Rosh Hashanah Date in the current year: October 3, 2016

Rosh Hashanah Rosh Hashanah is the Jewish New Year celebrated on the first and second day of Tishrei, the first month of the civil year in the Hebrew calendar. It usually falls occurs in September or October in terms of the Georgian calendar.

Rosh Hashanah is translated literally as “head of the year”. This day is believed to be the anniversary of the creation of the first man and woman, Adam and Eve. Their creation was the last stage of the creation of the world by God.

The customs of Rosh Hashanah include eating symbolic foods. As a rule, festive meals include apples and honey which symbolize a sweet new year. Pomegranates are often served because they are believed to have 613 seeds which corresponds to the 613 mitzvot (commandments) of the Torah.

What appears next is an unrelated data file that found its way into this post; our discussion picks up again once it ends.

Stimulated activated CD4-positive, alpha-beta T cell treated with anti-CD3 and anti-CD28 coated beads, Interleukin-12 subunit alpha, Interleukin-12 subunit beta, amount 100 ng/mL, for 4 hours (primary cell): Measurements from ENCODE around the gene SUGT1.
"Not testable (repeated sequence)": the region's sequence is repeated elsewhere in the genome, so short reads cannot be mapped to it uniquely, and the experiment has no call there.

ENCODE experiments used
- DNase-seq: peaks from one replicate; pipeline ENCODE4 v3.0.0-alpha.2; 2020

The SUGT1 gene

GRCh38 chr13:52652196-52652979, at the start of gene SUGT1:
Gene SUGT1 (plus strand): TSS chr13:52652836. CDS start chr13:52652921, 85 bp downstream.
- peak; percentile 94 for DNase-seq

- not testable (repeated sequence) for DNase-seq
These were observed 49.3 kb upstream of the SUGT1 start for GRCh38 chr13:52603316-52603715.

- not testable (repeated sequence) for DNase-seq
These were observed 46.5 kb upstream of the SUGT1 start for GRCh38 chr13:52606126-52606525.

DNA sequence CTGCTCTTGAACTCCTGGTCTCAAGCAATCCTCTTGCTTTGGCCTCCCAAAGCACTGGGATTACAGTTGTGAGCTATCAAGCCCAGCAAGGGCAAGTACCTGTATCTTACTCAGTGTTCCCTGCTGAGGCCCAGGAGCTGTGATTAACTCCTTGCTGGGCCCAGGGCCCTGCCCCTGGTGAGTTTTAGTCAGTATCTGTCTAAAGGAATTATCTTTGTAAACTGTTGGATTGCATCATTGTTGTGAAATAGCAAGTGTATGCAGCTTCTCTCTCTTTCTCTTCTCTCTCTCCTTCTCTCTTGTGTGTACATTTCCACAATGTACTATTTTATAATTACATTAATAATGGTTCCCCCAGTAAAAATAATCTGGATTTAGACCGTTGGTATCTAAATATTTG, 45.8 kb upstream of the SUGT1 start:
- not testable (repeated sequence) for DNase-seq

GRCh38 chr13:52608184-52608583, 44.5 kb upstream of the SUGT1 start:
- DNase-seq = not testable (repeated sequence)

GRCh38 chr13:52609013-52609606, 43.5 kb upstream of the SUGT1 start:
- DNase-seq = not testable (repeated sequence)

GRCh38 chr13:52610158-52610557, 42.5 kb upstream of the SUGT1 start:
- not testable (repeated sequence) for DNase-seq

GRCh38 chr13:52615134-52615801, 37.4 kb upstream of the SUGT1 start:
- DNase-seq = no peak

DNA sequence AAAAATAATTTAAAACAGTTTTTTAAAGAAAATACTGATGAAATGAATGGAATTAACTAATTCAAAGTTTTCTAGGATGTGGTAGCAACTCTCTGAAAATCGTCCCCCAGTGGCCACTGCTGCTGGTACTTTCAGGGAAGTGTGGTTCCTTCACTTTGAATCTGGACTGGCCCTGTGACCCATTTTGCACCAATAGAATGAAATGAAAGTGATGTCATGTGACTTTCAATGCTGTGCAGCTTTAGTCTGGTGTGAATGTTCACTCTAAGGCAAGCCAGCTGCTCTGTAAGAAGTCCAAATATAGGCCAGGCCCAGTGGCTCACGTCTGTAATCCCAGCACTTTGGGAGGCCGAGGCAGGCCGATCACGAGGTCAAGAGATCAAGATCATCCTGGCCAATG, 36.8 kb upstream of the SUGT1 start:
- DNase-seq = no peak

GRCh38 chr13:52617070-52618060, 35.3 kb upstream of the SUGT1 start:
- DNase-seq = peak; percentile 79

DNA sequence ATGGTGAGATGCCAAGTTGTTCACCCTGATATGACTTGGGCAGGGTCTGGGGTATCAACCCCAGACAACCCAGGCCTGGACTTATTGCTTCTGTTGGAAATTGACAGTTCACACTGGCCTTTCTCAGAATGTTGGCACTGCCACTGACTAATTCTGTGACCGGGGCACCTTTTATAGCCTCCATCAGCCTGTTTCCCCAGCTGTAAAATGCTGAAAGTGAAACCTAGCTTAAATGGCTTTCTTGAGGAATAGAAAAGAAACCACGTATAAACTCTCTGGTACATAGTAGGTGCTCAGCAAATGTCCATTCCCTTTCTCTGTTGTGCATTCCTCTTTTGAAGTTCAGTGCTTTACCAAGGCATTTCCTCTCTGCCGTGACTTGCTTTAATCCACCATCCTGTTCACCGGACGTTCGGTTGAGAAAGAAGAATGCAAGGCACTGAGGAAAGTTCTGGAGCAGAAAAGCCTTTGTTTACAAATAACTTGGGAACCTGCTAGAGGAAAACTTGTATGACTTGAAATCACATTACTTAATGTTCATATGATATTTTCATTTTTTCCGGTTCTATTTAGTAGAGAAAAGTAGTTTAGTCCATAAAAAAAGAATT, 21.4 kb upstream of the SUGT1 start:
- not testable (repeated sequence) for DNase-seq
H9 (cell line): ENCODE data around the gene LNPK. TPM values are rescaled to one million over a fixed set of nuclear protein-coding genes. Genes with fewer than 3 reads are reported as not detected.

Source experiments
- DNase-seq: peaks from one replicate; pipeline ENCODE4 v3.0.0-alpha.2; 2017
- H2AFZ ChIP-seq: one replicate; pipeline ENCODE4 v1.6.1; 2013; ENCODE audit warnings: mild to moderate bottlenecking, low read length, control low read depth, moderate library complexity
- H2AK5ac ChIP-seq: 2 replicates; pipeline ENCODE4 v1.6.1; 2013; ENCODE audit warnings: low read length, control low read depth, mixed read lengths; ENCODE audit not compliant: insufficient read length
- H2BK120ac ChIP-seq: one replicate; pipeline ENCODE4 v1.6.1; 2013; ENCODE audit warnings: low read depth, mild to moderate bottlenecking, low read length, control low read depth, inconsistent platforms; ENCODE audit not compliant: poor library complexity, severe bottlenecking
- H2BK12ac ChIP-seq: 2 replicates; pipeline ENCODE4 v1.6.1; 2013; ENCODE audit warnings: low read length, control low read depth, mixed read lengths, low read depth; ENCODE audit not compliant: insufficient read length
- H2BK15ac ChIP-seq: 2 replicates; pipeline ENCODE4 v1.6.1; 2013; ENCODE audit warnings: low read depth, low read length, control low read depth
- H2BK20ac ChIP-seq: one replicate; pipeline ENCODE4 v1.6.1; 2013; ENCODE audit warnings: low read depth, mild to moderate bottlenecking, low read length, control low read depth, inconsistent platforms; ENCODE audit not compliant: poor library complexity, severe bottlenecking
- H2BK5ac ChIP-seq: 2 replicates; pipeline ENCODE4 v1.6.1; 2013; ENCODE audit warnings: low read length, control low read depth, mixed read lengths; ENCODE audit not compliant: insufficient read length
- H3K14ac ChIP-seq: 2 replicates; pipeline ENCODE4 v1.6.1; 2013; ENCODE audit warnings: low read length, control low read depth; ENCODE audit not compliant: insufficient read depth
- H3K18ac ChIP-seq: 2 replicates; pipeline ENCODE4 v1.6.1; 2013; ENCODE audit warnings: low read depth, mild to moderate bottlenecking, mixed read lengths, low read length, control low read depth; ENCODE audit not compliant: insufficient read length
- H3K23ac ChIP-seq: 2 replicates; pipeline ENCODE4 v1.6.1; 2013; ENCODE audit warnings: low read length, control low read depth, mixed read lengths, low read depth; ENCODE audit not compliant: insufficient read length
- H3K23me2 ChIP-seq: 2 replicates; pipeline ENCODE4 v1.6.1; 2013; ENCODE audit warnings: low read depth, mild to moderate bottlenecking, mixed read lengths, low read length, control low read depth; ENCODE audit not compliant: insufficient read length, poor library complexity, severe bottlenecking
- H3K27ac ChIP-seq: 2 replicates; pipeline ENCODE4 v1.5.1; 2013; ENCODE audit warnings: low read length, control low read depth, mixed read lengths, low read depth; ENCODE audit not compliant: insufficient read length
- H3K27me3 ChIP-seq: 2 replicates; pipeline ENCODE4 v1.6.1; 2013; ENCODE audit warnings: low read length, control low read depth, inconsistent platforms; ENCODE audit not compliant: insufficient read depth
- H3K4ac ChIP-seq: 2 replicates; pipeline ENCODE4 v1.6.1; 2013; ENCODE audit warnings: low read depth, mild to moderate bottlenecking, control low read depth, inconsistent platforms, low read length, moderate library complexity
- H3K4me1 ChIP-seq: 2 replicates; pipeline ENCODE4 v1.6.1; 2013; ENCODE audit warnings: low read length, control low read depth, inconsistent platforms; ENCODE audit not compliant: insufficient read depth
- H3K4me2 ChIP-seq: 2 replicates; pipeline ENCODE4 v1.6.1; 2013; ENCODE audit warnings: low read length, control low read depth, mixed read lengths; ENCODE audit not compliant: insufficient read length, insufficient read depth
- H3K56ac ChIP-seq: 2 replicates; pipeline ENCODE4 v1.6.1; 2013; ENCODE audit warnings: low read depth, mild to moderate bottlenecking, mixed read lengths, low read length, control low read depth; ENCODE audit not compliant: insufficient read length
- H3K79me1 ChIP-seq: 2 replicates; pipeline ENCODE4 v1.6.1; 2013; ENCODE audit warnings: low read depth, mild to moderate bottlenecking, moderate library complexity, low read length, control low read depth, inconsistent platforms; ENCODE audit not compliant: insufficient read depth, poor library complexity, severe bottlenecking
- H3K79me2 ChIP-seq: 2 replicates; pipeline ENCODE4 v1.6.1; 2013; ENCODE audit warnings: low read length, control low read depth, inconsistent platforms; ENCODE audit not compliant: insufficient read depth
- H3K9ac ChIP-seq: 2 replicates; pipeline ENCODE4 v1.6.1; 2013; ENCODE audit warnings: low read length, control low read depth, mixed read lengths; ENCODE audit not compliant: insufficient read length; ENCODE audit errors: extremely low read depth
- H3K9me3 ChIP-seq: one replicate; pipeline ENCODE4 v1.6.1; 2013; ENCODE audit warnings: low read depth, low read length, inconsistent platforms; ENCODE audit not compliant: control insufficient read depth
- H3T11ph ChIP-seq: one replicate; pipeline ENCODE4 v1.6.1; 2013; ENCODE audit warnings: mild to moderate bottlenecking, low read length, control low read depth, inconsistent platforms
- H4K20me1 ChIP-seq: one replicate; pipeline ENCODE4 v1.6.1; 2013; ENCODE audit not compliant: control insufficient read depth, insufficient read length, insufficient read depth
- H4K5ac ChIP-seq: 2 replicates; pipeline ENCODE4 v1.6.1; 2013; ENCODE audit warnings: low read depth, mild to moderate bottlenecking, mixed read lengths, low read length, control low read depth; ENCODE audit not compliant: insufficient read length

Challah, a special Jewish bread, is also served. Challa served on Rosh Hashana is round instead of braided. Its circular shape is intended to symbolize the cycle of the year.

One of the most important Rosh Hashanah customs is shofar blowing during the synagogue service. Shofar is a musical instrument made of a ram's horn. The blasts of shofar vary in length and follow a set sequence.

On the first day of the holiday most Jews perform the ritual of tashlikh, the casting off of sins. They recite prayers near the flowing water and throw breadcrumbs or pebbles into the water. This ritual can be practiced individually or in groups.

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Rosh Hashanah, Jewish holidays, Jewish New Year, religious holidays